Christianity and other religious systems
Christianity is a challenge for many philosophical and religious systems. But at the same time it meets the demands of most of them. And the strongest thing in Christian spirituality is not denial, but affirmation, all-embracing and fullness.
If Buddhism is permeated by a passionate desire for deliverance from evil, a desire for salvation, if the Buddha claims that, like salt in seawater, his teaching on karma is imbued with the idea of salvation, then this thirst for salvation and the promise of salvation are inherent in Christianity.
If in Islam we find the absolute devotion of man to God, who is the sovereign ruler of the cosmos and human destinies, then we find the same in Christianity.
If in the Chinese worldview the sky – Qiang – is a reference point for man in the things of life, even in the smallest and least important, in the various shades of tradition – then this is also present in Christianity.
If Brahmanism, modern Hinduism, reveals to us the various manifestations of the Divine, then Christianity does the same.
If, in the end, pantheism asserts that God is in everything, that He penetrates every atom of the universe as a mysterious force, then Christianity agrees with this, although it does not limit itself to understanding the influence of God, only with this pantheistic omnipresence. .
We would be mistaken if we consider Christianity to be some kind of eclecticism, which simply contains elements of previous beliefs. The colossal power of something new is manifested in him. And this is new not so much in doctrine as in the breakthrough of another life into our unenviable life. The great teachers of mankind – the authors of the Upanishads, Lao Tzu, Confucius, Buddha, Muhammad, Socrates, Plato and others – perceived the truth as a mountain peak, which they climbed with great effort. And rightly so. Because truth is not something that is easily attainable, it really looks like a high mountain that we climb, breathing hard, digging into the ledges, often looking back at the past, feeling the difficult road ahead.
When we turn to the gospel, we fall into another life. Not in this world, which offers us exciting searches in the rush to heaven, but we find ourselves in front of the secret of the answer. Prince Siddhartha Gautama, the future Buddha, spent twenty-five years in an ascetic effort to attain contemplation. The same work was done mentally, spiritually and psychophysically by yogis, philosophers, ascetics, while Jesus Christ came from an ordinary village, where he led the life of an ordinary person. In Him everything was given in advance and He never had to climb anywhere. On the contrary, He condescended to the people. Every great sage was aware of his ignorance. Socrates said, “I know I know nothing.” The greatest saints of all times and nations considered themselves to be the greatest sinners to a much greater extent than we did with you, because they were closer to the light, and every stain on their life and conscience was more -noticeable than in our gray life. Christ has no awareness of anything achieved by Himself, but He comes to men, bringing to them that which is in Him originally, by nature.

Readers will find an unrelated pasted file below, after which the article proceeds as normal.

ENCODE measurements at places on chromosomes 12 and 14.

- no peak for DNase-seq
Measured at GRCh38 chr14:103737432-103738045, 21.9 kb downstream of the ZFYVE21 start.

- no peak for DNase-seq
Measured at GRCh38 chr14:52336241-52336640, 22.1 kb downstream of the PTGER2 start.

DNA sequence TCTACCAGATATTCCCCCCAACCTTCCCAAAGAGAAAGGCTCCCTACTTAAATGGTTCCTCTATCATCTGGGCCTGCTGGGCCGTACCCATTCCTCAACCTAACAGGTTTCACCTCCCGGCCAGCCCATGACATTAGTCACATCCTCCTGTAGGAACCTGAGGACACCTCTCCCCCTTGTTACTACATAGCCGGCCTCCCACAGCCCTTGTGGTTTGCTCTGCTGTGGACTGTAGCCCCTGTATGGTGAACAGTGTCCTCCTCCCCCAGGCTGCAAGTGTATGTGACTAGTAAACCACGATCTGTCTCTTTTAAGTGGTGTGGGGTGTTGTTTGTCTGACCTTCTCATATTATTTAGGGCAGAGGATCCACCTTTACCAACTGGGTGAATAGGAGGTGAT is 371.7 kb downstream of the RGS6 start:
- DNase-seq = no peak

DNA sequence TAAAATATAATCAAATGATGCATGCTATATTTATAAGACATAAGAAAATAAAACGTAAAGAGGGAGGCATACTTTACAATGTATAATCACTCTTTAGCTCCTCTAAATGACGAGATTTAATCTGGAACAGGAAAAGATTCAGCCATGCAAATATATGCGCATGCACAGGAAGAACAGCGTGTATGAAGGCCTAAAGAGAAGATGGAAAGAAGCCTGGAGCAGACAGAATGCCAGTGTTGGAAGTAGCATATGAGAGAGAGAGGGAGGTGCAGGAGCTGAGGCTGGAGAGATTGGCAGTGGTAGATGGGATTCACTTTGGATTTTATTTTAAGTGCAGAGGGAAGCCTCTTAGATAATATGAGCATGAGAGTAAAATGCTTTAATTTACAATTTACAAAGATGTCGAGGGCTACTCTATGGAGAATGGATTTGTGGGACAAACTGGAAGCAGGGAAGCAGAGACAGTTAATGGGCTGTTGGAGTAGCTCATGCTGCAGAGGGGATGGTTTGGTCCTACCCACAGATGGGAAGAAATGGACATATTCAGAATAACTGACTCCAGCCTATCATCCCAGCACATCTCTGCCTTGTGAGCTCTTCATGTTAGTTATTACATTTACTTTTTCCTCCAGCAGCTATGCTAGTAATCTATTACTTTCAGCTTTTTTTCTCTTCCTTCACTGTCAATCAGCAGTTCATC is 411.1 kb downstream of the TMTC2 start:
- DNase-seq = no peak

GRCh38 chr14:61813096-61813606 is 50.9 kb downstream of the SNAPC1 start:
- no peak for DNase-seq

I must draw your attention to the fact that Jesus Christ did not begin to preach Christianity as a concept. What He announced to the people, He called “besora”, in Greek “gospel”, which translates as “good news”, “good news”. What is this good news? Man has the right not to trust the universe. One has the right to feel oneself on earth in an alien and hostile world. Contemporary writers such as Albert Camus, Jean-Paul Sartre and others often speak of the terrible absurdity of being. We are surrounded by something dangerous, inhuman, meaningless, absurd, and impossible to trust. A cold, dead or killing world. Indeed, I would like to insure myself – these writers, novelists, playwrights, philosophers come from the position of the atheistic worldview – this is the atheistic existentialism of Sartre and Camus, and somehow they have not seen one thing. When they say that the world is absurd, that is, meaningless, they know this because the opposite concept, the concept of meaning, is embedded in man. He who does not know what is meaning will never understand what is absurd. He will never resent the absurd, he will not rebel against it, he will live in it like a fish in water. It is precisely the fact that man rebels against the absurd, against the meaninglessness of being, that speaks in favor of the existence of meaning.